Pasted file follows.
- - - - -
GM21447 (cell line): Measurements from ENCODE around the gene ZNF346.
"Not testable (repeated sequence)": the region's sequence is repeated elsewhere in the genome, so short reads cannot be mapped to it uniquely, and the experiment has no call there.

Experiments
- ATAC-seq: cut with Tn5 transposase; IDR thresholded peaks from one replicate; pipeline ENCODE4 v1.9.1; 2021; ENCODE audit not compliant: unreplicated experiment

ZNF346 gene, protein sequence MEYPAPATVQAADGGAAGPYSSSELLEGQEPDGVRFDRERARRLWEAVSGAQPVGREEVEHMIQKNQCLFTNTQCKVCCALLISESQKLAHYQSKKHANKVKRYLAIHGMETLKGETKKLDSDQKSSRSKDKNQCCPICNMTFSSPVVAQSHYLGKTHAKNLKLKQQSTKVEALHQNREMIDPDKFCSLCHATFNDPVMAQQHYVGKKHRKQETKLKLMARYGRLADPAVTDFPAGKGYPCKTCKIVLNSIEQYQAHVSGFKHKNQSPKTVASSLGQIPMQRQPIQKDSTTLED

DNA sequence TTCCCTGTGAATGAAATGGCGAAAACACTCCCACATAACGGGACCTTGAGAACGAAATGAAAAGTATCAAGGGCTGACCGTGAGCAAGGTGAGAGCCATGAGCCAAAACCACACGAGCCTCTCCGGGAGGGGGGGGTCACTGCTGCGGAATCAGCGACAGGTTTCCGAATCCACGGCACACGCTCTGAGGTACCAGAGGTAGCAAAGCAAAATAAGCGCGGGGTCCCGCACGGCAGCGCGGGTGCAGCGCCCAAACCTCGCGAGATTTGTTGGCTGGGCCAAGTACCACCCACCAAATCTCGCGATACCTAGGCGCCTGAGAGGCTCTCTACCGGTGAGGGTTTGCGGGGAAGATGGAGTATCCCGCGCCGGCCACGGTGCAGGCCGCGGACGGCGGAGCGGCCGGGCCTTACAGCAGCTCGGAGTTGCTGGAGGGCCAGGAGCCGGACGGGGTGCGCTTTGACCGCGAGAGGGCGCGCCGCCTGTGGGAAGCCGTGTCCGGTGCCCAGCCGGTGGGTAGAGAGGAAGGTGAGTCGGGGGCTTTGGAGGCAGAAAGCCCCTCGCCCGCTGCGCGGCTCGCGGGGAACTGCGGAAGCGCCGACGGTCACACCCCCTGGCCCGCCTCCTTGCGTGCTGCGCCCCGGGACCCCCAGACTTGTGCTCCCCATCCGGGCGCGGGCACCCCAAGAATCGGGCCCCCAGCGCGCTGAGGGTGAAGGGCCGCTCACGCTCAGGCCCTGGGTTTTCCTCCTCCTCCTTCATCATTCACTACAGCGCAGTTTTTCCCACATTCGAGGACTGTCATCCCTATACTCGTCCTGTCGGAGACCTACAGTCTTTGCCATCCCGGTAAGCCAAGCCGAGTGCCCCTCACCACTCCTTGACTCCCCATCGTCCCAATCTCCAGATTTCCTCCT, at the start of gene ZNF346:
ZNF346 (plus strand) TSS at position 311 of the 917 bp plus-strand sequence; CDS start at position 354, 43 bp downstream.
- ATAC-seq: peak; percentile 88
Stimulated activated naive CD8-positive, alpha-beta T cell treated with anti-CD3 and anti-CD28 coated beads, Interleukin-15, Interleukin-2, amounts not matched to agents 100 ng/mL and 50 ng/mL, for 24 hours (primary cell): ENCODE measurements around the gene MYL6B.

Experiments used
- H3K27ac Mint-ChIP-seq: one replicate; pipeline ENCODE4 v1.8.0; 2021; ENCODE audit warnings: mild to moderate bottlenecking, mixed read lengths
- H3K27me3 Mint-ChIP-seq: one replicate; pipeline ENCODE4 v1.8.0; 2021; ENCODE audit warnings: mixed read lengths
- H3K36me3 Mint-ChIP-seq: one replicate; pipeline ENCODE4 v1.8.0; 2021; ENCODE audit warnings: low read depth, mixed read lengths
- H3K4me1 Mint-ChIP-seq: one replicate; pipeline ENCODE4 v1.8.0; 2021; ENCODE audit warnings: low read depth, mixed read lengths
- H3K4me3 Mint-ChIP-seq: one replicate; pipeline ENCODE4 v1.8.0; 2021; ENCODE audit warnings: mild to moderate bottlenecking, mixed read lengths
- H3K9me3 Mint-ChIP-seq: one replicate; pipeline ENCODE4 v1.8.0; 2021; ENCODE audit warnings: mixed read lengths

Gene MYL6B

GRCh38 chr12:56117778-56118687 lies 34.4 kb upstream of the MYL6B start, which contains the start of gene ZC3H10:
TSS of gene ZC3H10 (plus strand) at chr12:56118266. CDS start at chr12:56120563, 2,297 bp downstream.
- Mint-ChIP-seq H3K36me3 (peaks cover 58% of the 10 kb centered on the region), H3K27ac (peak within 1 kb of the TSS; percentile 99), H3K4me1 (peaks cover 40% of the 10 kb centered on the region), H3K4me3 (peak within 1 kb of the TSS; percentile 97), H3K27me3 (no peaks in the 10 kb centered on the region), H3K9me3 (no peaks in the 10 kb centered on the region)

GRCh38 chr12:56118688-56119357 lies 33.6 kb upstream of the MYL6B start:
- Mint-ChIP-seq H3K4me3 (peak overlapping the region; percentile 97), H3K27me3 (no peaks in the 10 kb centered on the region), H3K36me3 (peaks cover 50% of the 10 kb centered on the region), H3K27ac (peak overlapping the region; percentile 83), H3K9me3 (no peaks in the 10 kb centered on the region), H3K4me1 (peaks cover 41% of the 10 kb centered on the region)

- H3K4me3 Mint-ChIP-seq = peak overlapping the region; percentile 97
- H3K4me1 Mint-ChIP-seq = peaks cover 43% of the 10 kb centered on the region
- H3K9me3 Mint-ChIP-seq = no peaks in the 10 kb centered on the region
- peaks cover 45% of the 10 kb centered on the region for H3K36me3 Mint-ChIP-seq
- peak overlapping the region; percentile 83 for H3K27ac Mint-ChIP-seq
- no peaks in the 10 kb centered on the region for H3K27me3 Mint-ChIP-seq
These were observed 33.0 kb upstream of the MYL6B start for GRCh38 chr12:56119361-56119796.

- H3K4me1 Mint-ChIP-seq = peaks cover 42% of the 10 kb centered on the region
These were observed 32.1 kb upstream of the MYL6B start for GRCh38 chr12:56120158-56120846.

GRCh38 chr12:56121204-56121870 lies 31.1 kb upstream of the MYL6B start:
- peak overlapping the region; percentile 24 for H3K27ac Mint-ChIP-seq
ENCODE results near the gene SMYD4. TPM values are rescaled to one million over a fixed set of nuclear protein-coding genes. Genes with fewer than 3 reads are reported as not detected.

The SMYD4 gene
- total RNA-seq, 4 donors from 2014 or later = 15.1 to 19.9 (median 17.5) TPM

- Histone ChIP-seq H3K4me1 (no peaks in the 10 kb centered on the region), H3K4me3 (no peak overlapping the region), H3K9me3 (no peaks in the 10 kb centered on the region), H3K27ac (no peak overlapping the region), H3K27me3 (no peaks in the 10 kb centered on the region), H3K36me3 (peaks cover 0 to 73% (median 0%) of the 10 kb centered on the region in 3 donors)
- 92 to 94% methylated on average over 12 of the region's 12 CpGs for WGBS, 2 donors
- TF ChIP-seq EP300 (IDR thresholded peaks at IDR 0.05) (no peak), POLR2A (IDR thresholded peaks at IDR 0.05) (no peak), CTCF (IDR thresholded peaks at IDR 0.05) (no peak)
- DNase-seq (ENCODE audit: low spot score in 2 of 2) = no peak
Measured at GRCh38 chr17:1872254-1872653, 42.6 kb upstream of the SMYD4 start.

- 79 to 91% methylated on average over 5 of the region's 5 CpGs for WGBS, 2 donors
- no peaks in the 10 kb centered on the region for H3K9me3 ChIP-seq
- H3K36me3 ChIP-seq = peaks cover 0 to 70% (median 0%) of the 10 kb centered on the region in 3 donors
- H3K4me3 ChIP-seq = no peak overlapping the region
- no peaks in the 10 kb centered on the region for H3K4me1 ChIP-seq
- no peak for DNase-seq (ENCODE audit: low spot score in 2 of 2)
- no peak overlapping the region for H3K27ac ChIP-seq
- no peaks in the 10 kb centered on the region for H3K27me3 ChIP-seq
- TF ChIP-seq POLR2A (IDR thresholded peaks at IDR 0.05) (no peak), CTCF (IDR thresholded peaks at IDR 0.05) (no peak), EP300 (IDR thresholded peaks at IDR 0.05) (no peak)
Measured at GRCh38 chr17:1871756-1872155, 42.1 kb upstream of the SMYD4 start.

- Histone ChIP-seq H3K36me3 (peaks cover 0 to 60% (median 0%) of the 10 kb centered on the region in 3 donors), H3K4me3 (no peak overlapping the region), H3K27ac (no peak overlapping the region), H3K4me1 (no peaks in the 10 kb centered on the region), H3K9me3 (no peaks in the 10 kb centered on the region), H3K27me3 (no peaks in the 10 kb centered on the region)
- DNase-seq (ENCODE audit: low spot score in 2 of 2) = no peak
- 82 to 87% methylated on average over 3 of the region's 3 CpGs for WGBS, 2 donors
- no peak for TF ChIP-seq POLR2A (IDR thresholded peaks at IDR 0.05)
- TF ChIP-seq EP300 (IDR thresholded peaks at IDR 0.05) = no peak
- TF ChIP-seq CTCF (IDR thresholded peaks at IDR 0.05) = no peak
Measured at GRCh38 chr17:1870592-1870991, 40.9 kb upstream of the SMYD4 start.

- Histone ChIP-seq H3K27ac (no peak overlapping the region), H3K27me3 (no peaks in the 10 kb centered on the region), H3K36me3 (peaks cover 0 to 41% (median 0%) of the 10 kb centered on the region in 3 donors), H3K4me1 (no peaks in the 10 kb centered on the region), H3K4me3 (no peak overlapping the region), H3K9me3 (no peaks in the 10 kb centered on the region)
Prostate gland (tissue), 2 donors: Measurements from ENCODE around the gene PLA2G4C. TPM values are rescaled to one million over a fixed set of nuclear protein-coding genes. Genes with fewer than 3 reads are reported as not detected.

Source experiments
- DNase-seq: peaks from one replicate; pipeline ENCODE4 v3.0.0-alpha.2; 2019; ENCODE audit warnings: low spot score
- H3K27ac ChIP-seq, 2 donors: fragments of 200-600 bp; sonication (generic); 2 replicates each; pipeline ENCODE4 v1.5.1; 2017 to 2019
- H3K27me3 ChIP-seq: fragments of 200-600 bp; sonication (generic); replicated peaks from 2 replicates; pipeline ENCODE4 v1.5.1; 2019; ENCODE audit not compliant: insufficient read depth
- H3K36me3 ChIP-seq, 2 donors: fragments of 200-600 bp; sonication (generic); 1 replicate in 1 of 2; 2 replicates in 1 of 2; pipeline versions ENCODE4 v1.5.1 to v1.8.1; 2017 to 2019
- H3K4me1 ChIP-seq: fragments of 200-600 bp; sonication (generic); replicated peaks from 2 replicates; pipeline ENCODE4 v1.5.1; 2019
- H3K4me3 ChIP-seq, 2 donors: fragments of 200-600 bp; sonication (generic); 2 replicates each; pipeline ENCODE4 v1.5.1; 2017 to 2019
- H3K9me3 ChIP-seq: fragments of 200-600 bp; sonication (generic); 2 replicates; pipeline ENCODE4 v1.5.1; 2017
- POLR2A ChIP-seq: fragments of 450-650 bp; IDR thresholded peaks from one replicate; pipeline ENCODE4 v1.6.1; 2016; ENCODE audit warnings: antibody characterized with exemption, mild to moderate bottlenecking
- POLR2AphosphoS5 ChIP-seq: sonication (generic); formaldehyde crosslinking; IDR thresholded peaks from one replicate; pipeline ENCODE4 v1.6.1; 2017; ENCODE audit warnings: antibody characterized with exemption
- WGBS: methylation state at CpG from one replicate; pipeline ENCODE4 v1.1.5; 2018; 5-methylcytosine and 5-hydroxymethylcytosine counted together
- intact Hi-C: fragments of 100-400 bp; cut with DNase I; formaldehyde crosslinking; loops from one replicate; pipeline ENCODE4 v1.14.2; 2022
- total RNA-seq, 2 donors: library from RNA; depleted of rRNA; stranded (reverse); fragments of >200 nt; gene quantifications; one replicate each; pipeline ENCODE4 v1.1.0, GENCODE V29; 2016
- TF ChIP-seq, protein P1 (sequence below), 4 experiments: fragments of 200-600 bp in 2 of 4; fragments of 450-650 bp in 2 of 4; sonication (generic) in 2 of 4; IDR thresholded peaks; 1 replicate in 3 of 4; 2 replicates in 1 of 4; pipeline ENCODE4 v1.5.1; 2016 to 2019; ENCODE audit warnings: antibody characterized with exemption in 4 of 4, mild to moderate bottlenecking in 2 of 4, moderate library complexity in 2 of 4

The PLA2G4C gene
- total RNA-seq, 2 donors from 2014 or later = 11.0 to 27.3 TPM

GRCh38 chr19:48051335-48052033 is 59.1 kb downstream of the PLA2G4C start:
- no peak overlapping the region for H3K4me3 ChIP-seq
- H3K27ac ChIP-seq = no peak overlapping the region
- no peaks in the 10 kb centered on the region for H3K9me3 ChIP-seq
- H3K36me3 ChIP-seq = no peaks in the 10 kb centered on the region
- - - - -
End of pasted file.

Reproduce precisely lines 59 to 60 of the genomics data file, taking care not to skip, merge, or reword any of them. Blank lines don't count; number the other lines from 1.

- Histone ChIP-seq H3K27ac (no peak overlapping the region), H3K27me3 (no peaks in the 10 kb centered on the region), H3K36me3 (peaks cover 0 to 41% (median 0%) of the 10 kb centered on the region in 3 donors), H3K4me1 (no peaks in the 10 kb centered on the region), H3K4me3 (no peak overlapping the region), H3K9me3 (no peaks in the 10 kb centered on the region)
Prostate gland (tissue), 2 donors: Measurements from ENCODE around the gene PLA2G4C. TPM values are rescaled to one million over a fixed set of nuclear protein-coding genes. Genes with fewer than 3 reads are reported as not detected.